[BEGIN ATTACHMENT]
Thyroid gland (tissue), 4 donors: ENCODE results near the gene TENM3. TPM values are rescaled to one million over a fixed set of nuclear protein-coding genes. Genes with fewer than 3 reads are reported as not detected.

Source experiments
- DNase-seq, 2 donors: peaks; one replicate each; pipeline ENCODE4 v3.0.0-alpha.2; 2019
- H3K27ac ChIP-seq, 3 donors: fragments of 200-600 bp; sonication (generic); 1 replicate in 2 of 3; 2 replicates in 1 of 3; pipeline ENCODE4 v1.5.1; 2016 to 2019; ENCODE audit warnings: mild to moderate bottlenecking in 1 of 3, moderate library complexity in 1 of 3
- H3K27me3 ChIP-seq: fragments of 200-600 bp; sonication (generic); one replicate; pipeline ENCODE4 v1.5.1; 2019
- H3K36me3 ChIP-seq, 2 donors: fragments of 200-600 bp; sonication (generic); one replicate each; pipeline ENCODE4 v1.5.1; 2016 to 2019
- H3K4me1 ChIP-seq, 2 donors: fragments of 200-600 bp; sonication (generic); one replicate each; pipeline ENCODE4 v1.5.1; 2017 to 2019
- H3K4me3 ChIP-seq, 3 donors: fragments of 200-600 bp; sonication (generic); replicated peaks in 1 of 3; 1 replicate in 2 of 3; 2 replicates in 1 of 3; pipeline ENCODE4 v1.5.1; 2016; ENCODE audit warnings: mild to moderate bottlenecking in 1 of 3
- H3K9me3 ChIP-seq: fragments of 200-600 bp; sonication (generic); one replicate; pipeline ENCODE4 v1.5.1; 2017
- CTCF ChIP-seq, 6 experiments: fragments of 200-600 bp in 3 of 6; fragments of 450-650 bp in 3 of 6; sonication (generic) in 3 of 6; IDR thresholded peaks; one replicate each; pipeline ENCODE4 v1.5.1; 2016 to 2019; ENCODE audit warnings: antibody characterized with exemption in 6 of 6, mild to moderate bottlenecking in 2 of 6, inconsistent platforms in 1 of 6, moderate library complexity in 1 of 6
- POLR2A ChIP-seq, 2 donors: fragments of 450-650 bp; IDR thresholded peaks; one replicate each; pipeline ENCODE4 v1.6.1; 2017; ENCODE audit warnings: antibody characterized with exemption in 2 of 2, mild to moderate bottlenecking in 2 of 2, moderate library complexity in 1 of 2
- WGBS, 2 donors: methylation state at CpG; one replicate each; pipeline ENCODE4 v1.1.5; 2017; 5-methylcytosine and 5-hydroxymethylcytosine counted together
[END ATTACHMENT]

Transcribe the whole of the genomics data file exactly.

Thyroid gland (tissue), 4 donors: ENCODE results near the gene TENM3. TPM values are rescaled to one million over a fixed set of nuclear protein-coding genes. Genes with fewer than 3 reads are reported as not detected.

Source experiments
- DNase-seq, 2 donors: peaks; one replicate each; pipeline ENCODE4 v3.0.0-alpha.2; 2019
- H3K27ac ChIP-seq, 3 donors: fragments of 200-600 bp; sonication (generic); 1 replicate in 2 of 3; 2 replicates in 1 of 3; pipeline ENCODE4 v1.5.1; 2016 to 2019; ENCODE audit warnings: mild to moderate bottlenecking in 1 of 3, moderate library complexity in 1 of 3
- H3K27me3 ChIP-seq: fragments of 200-600 bp; sonication (generic); one replicate; pipeline ENCODE4 v1.5.1; 2019
- H3K36me3 ChIP-seq, 2 donors: fragments of 200-600 bp; sonication (generic); one replicate each; pipeline ENCODE4 v1.5.1; 2016 to 2019
- H3K4me1 ChIP-seq, 2 donors: fragments of 200-600 bp; sonication (generic); one replicate each; pipeline ENCODE4 v1.5.1; 2017 to 2019
- H3K4me3 ChIP-seq, 3 donors: fragments of 200-600 bp; sonication (generic); replicated peaks in 1 of 3; 1 replicate in 2 of 3; 2 replicates in 1 of 3; pipeline ENCODE4 v1.5.1; 2016; ENCODE audit warnings: mild to moderate bottlenecking in 1 of 3
- H3K9me3 ChIP-seq: fragments of 200-600 bp; sonication (generic); one replicate; pipeline ENCODE4 v1.5.1; 2017
- CTCF ChIP-seq, 6 experiments: fragments of 200-600 bp in 3 of 6; fragments of 450-650 bp in 3 of 6; sonication (generic) in 3 of 6; IDR thresholded peaks; one replicate each; pipeline ENCODE4 v1.5.1; 2016 to 2019; ENCODE audit warnings: antibody characterized with exemption in 6 of 6, mild to moderate bottlenecking in 2 of 6, inconsistent platforms in 1 of 6, moderate library complexity in 1 of 6
- POLR2A ChIP-seq, 2 donors: fragments of 450-650 bp; IDR thresholded peaks; one replicate each; pipeline ENCODE4 v1.6.1; 2017; ENCODE audit warnings: antibody characterized with exemption in 2 of 2, mild to moderate bottlenecking in 2 of 2, moderate library complexity in 1 of 2
- WGBS, 2 donors: methylation state at CpG; one replicate each; pipeline ENCODE4 v1.1.5; 2017; 5-methylcytosine and 5-hydroxymethylcytosine counted together